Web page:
New book explores why immigration benefits old and new Americans

The author of a new book explains how the town of Utica, New York was revitalized by a strong wave of immigration.

The United States has often accepted enormous waves of immigrants from all over the world. But while it’s true that immigration trends are strong in this country, the U.S. has had short comings when it comes to accepting refugees.

The number of refugees being resettled in the U.S. has plummeted from about 200,000 in 1980 to just above 11,000 in 2020 and 2021. And this is at a time when the world is seeing some of the largest numbers of people seeking refuge since we’ve been recording that statistic.

“Where there had been abandoned factories and buildings, there was new light, there were new stores.” — Susan Hartman, author

A new book by journalist Susan Hartman makes the case that immigration is good for America, and that immigrants are a lifeline to American people and cities across the country. Her book is called “City of Refugees,” and it explores the lives of several refugees who remake their lives in Utica, New York, benefiting both them and Utica.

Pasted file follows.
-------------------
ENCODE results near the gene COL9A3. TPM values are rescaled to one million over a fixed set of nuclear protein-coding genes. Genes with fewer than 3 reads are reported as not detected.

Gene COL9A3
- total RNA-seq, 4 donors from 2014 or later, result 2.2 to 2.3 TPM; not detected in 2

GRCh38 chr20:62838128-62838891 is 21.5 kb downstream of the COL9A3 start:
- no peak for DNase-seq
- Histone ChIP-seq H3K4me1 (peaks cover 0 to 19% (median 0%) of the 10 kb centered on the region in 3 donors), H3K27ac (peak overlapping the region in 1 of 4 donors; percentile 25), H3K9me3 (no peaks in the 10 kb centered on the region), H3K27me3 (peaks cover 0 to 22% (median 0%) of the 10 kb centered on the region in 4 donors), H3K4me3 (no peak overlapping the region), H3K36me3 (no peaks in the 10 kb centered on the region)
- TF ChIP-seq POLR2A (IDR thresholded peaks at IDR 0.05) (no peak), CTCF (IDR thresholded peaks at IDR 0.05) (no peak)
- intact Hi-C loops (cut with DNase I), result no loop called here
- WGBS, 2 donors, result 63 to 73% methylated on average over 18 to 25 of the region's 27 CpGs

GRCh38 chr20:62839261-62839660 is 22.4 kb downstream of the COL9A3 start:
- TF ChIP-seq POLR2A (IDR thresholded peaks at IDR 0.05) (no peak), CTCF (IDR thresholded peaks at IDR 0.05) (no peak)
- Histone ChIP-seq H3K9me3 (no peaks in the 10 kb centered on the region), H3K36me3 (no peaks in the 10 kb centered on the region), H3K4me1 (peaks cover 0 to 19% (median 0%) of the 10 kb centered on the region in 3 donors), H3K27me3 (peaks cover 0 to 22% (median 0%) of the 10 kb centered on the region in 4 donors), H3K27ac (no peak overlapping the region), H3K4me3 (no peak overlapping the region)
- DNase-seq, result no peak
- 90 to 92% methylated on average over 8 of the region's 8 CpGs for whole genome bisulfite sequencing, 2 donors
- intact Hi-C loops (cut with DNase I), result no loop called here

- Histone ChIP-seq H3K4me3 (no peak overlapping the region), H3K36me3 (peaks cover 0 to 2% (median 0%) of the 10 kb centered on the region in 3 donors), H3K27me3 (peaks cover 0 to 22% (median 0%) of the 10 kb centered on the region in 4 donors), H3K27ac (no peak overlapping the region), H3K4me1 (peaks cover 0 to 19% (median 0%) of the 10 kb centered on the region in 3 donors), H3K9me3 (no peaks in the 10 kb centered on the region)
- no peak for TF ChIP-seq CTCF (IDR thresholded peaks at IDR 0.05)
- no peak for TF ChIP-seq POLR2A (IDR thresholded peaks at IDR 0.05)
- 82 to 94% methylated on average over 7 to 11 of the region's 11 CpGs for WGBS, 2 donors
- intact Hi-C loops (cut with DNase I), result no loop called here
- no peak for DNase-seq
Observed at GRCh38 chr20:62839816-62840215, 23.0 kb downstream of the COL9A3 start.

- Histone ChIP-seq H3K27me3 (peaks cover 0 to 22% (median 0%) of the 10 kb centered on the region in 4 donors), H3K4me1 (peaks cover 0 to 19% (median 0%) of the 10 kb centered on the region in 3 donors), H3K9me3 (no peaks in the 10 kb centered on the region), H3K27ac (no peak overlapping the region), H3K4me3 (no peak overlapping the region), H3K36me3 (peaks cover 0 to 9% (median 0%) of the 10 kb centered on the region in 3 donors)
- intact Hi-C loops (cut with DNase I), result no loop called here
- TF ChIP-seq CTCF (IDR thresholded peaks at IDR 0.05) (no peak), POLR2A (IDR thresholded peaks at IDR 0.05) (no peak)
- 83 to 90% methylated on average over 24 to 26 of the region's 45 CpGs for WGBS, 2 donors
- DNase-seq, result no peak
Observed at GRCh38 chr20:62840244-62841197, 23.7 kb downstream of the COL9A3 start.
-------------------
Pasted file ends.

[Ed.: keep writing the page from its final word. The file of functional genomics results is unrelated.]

Listen: How immigrants improve U.S. cities.



Susan Hartman is the author of the book “City of Refugees: The Story of Three Newcomers Who Breathed Life into a Dying American Town.” She says Utica, New York was struggling mightily prior to the arrival of new Americans from all over the world.

“Where there had been abandoned factories and buildings, there was new light, there were new stores,” says Hartman. “There had been hundreds of abandoned houses because there had been a lot of arson, especially in the 90s, and waves of immigrants — especially the Bosnians — had come in, worked, bought these houses very cheaply, restored them and brought life back to the neighborhoods.”

Trusted, accurate, up-to-date.

WDET strives to make our journalism accessible to everyone. As a public media institution, we maintain our journalistic integrity through independent support from readers like you. If you value WDET as your source of news, music and conversation, please make a gift today.

Donate today »


  • Detroit Today
    Dynamic and diverse voices. News, politics, community and the issues that define our region. Hosted by Pulitzer Prize-winning journalist Stephen Henderson, Detroit Today brings you fresh and perceptive views weekdays at 9 am and 7 pm.